The parental responsibility law in Texas provides that parents can face consequences for the criminal conduct of their children. As per the Texas Family Code, a parent or guardian can be held responsible for the negligent and malicious conduct of their children in causing property damage. Parental responsibility laws do not apply to personal injury caused by juveniles in Texas.

If a juvenile violates property damage laws, such as vandalism, destruction or damage of physical property, graffiti on a school or church, or arson, a parent or guardian can be held accountable under negligence laws. The penalties for parental responsibility vary, however, there is a cap on the damages that a victim can recover from a parent. The penalties for parental negligence include:

  • Up to $25,000 in damages.
  • Court costs.
  • Attorney’s fees.

There are two parts to the Texas parental responsibility law; negligent conduct committed by a juvenile offender, and malicious conduct committed by a juvenile. All parental responsibility is a civil liability and an adult will not be charged with a crime for their children’s conduct.

Negligence of the Child’s Parents in Texas

The first aspect of the parental responsibility law in Texas is negligence. A parent or guardian can be held responsible for the alleged criminal offense of their child if they failed to exercise their “duty of control and reasonable discipline” over the child, and this directly caused the child’s negligent conduct.

The prosecuting attorney must show that the parent or guardian exercised negligence toward their children by failing to discipline them, take control of their actions, and look after them to the extent that prevented them from engaging in delinquent conduct. Negligence is measured on the grounds of reasonableness. So, the juvenile court Judge may look at what a reasonable parent or guardian would do in the same situation.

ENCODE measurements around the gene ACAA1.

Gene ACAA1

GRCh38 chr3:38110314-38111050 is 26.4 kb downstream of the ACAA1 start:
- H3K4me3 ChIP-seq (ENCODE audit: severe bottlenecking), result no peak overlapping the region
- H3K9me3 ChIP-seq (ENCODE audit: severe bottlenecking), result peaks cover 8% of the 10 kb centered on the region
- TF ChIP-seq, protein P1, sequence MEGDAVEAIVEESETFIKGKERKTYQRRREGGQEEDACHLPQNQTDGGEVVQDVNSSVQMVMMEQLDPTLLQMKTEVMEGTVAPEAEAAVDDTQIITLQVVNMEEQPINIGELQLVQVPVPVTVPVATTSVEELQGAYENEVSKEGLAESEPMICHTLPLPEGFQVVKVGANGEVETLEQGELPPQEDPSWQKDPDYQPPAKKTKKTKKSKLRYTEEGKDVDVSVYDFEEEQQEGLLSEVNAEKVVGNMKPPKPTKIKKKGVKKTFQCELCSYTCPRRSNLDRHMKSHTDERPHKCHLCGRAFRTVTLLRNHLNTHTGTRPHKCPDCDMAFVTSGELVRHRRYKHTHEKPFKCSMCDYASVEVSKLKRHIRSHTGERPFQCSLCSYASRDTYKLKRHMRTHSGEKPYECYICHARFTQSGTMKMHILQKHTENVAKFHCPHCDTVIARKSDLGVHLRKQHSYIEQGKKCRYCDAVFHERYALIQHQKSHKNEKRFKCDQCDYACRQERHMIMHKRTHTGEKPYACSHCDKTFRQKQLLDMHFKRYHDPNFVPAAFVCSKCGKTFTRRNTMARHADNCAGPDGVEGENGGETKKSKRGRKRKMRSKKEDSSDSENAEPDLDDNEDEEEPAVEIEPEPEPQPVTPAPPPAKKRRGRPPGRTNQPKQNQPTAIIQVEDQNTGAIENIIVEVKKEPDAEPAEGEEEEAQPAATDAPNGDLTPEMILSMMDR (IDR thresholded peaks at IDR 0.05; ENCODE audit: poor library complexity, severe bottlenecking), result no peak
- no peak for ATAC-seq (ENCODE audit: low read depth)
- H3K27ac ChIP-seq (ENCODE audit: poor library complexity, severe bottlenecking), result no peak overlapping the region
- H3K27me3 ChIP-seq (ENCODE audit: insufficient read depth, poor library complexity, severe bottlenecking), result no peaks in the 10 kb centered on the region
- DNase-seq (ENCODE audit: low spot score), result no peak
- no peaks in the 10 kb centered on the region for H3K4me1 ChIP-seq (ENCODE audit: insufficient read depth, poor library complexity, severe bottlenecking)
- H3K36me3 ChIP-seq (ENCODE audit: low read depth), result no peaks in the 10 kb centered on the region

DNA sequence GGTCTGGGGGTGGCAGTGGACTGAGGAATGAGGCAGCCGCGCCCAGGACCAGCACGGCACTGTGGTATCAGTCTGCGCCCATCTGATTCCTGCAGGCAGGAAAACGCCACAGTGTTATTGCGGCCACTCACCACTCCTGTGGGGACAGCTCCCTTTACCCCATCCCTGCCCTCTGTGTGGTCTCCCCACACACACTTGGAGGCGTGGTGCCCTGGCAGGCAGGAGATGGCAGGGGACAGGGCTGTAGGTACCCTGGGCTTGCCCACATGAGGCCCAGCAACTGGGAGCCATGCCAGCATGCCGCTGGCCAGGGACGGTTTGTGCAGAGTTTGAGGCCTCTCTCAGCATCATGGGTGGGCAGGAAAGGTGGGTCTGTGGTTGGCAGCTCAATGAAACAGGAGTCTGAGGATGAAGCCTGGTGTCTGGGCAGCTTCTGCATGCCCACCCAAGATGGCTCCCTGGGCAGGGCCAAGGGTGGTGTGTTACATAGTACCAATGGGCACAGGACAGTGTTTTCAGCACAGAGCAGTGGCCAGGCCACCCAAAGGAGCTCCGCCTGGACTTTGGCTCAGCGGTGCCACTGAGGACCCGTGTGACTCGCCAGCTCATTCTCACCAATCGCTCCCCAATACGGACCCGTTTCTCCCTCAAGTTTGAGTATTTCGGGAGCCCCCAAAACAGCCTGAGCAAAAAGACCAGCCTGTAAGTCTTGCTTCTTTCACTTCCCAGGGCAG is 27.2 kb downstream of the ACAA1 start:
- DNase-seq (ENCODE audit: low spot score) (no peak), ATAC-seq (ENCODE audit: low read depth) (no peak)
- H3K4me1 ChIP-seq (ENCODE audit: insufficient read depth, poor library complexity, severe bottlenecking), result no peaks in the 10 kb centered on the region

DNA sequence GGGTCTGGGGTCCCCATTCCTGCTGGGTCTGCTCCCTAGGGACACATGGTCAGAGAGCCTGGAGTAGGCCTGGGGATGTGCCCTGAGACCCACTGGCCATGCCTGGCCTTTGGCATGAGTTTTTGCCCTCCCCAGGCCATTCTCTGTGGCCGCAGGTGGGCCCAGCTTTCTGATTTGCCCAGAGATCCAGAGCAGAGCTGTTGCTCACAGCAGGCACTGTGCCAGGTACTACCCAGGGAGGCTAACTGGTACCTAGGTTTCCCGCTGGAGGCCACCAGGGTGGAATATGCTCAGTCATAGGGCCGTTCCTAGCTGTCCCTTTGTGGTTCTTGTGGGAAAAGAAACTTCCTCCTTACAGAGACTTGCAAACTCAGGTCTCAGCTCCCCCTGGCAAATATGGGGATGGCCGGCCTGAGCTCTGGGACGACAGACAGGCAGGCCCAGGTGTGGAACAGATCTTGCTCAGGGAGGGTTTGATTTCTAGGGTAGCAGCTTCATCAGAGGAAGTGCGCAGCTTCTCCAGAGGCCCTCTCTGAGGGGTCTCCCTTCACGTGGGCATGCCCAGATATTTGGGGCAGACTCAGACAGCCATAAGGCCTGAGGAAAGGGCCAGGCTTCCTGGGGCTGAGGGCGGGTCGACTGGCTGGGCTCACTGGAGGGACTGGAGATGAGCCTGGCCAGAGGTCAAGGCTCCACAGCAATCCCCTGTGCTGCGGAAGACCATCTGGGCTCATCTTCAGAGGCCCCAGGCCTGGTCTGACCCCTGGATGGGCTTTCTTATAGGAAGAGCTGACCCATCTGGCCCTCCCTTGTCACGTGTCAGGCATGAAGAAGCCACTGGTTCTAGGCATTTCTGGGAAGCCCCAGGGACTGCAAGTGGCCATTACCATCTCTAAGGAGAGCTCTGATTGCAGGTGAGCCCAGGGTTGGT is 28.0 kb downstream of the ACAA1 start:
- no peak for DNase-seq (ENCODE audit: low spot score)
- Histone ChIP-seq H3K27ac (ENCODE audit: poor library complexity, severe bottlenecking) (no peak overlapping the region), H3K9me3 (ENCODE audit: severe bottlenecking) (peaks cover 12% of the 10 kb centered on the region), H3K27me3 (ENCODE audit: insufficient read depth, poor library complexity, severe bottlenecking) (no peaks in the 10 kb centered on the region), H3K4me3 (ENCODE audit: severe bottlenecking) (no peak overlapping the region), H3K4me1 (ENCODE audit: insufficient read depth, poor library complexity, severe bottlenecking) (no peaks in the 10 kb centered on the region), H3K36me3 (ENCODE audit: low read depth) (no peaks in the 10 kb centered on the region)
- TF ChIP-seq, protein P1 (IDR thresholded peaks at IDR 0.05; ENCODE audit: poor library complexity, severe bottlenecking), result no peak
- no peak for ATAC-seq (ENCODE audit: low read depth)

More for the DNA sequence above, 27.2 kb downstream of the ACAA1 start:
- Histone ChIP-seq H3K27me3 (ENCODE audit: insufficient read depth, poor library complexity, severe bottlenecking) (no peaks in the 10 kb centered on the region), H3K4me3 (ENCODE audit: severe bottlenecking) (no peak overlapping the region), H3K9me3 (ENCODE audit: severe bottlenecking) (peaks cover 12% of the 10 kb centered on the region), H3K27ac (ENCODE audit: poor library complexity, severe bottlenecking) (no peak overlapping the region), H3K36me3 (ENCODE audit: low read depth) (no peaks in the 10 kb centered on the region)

If a parent gives alcohol to their children, and they then get intoxicated and vandalize their school or someone else’s property, the parent may be held accountable under negligence laws.

Willful and Malicious Conduct

Parents in Texas can also be held responsible for their children’s willful and malicious conduct that results in property damage. Willful and malicious conduct relates to an intentional desire of the minor child to cause damage to another person’s property. If the child was aware of the harm they would cause through their conduct, and did it anyway, the parent can be held responsible for the crime.

An example of willful and malicious conduct is if a child deliberately set fire to another person’s vehicle and knew that this would damage the vehicle. If the parent knew their child was going to do this, or if they did not take sufficient measures to prevent it from happening, they can be held responsible for their actions.

Common Law Parental Responsibility in Texas

Outside of the Texas Family Code, a parent can be held responsible for the negligence of their children under the principles of common law. If a victim does not get compensation for their harm under traditional parental responsibility laws, they may decide to bring a personal injury claim against the parent based on parental responsibility.